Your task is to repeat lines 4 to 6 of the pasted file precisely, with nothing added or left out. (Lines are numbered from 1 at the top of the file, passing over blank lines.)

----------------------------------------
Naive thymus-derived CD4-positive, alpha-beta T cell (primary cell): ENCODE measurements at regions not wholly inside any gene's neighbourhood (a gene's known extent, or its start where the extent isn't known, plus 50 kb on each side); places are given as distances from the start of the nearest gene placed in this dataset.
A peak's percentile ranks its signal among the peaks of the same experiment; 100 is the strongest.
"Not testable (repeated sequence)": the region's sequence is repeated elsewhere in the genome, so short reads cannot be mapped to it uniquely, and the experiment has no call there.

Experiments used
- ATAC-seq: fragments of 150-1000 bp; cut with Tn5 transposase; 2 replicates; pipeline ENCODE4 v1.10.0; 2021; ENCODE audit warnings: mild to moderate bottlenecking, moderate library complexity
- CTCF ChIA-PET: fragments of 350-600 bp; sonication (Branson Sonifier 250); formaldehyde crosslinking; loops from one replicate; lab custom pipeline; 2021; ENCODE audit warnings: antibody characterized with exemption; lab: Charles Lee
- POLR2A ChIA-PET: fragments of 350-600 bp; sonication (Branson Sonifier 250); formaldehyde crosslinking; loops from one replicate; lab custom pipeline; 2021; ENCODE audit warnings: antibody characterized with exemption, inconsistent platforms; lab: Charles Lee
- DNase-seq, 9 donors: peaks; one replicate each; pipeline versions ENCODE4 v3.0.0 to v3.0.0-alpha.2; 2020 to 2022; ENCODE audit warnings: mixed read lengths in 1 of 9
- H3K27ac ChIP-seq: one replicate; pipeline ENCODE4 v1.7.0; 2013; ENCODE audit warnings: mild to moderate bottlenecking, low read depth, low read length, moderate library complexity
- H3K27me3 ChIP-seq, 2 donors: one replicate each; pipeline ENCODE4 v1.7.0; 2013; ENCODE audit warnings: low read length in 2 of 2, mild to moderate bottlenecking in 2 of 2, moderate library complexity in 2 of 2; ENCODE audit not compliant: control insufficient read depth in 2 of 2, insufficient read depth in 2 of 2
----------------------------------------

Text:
Experiments used
- ATAC-seq: fragments of 150-1000 bp; cut with Tn5 transposase; 2 replicates; pipeline ENCODE4 v1.10.0; 2021; ENCODE audit warnings: mild to moderate bottlenecking, moderate library complexity
- CTCF ChIA-PET: fragments of 350-600 bp; sonication (Branson Sonifier 250); formaldehyde crosslinking; loops from one replicate; lab custom pipeline; 2021; ENCODE audit warnings: antibody characterized with exemption; lab: Charles Lee